The moment the Brookfield Public Library board has been waiting for is finally arriving. On Dec. 10, the village’s board of trustees will vote on the preliminary development plan for a new library campus. It’s the key vote in the process.

While the library board will still need to go through the final planned development process, voting in favor of the preliminary plan paves the way for what will be more or less a formality.

Never has a final planned unit development application failed to gain approval by the Brookfield village board. For all intents and purposes, the preliminary plan approval is the linchpin.

What residents should understand, however, is that village board approval of the development plan does not necessarily mean that the new library campus is a done deal.

Oh sure, it means the library will be moving forward with the purchase of the church property and that the library board will be formulating its strategy to make the new campus happen.

A new library campus is projected to cost between $9.5 and $12 million. As of May, the library had reported cash reserves of $2.4 million and officials said they could fund up to $7.5 million without having to go to referendum.

Any more than that, and voters would be asked to approve additional funding to build the library campus.

That’s what makes the time extension the library has asked for so interesting. Seven years is an awful long time for development plans to sit on the drawing board. But seven years also gives the library additional time to accumulate cash and gives it time to sell a possible referendum to voters. It certainly also builds a time cushion for any referendum attempts that fail.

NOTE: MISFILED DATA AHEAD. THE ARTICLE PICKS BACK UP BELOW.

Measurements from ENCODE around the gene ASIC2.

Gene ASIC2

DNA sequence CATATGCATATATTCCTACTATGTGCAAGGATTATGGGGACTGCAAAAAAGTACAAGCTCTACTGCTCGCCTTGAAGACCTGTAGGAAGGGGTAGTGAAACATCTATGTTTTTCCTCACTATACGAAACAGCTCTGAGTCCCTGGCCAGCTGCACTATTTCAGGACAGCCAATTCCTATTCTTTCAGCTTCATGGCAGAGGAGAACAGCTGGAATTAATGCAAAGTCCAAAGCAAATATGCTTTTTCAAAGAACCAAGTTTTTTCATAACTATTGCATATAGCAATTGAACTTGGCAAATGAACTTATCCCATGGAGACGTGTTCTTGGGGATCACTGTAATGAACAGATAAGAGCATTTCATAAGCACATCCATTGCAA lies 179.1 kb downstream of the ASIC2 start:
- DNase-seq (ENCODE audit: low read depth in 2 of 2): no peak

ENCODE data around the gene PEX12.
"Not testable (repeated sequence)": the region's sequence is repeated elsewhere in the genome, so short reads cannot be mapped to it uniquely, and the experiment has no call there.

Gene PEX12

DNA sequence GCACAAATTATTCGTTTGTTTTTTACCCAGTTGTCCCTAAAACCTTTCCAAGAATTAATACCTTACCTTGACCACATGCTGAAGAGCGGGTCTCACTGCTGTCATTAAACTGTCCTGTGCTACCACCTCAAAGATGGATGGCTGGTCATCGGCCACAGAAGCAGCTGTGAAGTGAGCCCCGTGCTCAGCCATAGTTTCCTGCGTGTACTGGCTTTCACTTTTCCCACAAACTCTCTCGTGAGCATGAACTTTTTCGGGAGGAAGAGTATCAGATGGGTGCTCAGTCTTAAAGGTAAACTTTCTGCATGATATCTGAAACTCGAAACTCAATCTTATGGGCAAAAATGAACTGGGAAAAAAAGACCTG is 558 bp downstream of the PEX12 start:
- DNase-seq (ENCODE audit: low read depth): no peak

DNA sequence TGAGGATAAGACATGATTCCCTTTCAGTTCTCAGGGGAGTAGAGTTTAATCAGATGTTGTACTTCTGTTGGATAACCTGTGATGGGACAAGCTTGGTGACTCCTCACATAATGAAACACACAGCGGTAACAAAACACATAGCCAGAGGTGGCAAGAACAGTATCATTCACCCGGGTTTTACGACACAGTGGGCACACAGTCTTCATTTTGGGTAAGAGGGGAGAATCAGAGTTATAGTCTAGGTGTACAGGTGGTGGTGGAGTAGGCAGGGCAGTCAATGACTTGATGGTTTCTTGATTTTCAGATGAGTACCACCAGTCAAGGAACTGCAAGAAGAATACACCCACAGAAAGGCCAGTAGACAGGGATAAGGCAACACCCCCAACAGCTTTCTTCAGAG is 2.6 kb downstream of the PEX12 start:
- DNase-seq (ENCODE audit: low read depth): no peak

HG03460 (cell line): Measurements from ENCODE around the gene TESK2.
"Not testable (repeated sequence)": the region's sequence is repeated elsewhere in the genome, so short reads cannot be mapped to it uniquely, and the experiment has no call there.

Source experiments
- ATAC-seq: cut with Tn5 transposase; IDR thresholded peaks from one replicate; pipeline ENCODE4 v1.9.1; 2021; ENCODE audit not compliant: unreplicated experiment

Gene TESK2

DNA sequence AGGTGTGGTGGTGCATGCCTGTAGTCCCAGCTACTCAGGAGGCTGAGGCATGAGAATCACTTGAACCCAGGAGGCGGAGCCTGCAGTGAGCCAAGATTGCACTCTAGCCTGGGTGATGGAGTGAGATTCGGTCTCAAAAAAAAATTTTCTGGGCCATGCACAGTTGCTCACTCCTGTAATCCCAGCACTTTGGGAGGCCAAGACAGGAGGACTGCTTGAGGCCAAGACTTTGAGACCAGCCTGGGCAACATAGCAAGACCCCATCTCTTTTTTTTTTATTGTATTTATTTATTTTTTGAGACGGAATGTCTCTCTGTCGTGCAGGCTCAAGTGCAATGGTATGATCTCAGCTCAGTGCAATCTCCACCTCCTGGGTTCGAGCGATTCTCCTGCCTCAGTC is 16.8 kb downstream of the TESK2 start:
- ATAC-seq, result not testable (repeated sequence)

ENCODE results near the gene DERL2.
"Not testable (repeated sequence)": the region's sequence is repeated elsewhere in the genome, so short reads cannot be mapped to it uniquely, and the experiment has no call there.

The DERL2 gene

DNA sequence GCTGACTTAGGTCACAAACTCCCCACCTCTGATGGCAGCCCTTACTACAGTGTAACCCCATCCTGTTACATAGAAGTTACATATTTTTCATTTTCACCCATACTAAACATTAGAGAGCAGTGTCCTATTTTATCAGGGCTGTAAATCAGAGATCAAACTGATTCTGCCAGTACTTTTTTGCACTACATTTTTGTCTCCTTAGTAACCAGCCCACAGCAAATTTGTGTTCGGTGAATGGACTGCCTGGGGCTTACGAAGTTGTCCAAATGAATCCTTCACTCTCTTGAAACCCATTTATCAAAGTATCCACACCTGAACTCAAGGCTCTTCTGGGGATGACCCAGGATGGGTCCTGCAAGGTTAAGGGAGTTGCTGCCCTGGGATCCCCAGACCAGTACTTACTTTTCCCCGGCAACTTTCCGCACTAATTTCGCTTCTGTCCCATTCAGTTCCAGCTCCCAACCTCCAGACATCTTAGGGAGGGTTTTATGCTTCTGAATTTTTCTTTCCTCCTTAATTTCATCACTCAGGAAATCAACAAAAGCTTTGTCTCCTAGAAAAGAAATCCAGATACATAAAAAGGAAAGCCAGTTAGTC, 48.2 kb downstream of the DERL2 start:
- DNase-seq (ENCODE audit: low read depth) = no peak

What should be clear to anyone who uses the Brookfield Public Library now is that the last time the library board sold a new library to the community, they blew it. The present library has always been too small and has required hundreds of thousands of dollars in improvements to make it workable since it was built in the 1980s.

It’s understandable, therefore, that the community would be wary of ponying up for another library, but at least the plan on the drawing board is a good one.

That’s what the village board needs to take into consideration on Dec. 10 as they vote on whether to approve the plan. Is it an appropriate plan? We think it is.

Village President Michael Garvey is right when he says it’s not the job of the village board to opine on the library’s strategic plan, just its development plan. And from a planning perspective, the proposal on the table addresses quality design, scale, parking, traffic circulation, stormwater runoff, green space.

As a concept, the plan meets any of the development standards one could ask, and it should be an easy call for trustees to approve this preliminary planned development application.

Is it a plan the library can sell to the community? That remains to be seen.